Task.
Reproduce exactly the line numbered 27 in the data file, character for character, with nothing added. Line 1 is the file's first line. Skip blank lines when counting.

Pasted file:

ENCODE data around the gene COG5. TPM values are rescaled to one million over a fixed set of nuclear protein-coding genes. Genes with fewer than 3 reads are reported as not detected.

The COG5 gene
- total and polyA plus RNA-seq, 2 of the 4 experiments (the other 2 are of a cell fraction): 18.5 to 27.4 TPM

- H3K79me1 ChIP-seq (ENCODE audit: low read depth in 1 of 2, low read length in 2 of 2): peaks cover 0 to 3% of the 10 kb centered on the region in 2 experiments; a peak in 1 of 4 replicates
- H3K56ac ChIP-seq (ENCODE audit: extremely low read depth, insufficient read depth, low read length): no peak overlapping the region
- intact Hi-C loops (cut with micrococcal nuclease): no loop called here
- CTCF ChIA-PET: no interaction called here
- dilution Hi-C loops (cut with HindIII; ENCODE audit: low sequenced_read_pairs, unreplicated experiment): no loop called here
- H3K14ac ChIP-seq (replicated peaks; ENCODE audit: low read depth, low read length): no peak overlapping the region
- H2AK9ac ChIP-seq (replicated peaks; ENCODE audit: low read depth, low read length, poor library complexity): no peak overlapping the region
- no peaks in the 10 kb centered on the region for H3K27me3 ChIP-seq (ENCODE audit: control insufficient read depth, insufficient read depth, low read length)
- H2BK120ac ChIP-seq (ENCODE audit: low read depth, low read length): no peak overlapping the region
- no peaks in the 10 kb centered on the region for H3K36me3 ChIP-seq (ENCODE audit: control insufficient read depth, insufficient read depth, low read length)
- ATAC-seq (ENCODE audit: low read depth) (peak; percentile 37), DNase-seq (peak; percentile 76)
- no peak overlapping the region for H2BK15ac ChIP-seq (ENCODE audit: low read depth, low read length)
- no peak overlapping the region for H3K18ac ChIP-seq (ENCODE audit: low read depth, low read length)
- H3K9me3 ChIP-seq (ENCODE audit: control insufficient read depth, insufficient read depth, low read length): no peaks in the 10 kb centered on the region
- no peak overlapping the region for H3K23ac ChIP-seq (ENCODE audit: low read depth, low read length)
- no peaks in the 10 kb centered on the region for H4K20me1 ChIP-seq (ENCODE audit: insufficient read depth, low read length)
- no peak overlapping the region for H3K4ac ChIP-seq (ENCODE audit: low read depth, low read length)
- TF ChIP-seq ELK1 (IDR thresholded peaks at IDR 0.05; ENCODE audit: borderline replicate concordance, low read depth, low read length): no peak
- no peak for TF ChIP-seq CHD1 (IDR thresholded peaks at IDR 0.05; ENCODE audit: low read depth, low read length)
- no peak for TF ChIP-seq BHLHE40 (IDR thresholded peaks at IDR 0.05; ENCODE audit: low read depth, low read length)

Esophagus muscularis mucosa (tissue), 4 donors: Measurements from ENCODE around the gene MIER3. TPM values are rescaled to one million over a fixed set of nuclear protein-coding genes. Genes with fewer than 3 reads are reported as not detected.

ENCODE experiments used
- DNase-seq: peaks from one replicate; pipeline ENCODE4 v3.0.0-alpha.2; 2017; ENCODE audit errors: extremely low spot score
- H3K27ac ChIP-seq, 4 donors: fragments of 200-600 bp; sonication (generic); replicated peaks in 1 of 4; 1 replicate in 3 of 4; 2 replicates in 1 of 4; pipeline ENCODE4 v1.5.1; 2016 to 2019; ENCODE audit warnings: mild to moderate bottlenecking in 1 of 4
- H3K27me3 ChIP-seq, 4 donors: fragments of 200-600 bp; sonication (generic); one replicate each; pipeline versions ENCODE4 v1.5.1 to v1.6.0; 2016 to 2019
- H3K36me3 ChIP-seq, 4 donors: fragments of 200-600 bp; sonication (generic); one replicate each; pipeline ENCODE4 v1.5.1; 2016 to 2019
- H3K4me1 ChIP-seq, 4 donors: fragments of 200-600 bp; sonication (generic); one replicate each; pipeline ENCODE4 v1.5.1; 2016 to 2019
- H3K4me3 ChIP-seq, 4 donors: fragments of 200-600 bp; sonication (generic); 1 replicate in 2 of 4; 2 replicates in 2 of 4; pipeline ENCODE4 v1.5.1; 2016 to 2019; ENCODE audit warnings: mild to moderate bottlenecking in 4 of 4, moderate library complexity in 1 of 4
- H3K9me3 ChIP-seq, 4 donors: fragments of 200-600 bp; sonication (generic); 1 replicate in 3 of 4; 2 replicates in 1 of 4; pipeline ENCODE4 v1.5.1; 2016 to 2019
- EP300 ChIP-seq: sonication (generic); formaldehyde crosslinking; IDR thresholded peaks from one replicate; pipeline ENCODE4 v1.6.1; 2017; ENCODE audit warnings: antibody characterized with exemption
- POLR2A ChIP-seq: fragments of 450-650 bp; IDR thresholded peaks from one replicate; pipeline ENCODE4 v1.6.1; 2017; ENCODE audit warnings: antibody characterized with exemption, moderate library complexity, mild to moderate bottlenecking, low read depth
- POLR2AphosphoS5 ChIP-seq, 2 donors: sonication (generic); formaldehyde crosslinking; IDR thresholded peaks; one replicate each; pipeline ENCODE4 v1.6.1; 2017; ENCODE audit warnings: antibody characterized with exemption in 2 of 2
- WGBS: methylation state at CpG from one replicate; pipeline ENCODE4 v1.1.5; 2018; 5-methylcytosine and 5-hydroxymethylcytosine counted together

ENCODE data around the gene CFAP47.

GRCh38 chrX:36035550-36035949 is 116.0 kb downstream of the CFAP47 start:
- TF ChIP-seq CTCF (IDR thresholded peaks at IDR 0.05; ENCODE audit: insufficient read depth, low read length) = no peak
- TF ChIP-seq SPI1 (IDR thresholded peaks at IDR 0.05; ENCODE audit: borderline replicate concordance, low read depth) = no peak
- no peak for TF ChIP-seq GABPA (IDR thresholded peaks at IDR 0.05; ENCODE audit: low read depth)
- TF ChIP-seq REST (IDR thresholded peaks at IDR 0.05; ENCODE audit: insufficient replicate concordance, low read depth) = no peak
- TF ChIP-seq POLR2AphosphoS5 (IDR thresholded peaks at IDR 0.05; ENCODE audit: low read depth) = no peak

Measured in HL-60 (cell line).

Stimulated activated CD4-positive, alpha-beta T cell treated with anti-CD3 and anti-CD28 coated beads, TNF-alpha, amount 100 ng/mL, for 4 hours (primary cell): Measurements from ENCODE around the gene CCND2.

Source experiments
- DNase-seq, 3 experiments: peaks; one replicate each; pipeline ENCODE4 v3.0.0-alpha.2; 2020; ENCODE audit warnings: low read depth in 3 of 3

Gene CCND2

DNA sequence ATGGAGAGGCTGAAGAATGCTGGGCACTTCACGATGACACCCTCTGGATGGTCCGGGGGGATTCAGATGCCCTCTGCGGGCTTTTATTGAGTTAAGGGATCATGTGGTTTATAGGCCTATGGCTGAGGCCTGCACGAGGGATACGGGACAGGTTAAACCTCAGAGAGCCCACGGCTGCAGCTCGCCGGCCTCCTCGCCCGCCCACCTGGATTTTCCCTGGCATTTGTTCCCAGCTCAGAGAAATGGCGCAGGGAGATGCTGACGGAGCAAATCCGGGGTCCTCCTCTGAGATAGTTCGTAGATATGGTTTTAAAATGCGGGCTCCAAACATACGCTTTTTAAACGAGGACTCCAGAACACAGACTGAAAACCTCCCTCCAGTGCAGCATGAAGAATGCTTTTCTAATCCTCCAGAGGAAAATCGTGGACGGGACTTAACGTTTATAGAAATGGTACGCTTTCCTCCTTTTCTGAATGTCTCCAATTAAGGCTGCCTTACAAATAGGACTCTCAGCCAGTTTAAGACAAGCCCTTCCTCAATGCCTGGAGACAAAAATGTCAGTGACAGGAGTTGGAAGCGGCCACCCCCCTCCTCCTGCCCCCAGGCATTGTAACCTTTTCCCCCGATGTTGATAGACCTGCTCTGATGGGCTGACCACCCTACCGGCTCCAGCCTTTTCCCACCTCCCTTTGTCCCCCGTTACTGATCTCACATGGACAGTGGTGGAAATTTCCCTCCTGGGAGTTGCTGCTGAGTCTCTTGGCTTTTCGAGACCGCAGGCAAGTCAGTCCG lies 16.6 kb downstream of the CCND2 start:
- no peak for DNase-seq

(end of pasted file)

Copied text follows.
- H3K27ac ChIP-seq, 4 donors: fragments of 200-600 bp; sonication (generic); replicated peaks in 1 of 4; 1 replicate in 3 of 4; 2 replicates in 1 of 4; pipeline ENCODE4 v1.5.1; 2016 to 2019; ENCODE audit warnings: mild to moderate bottlenecking in 1 of 4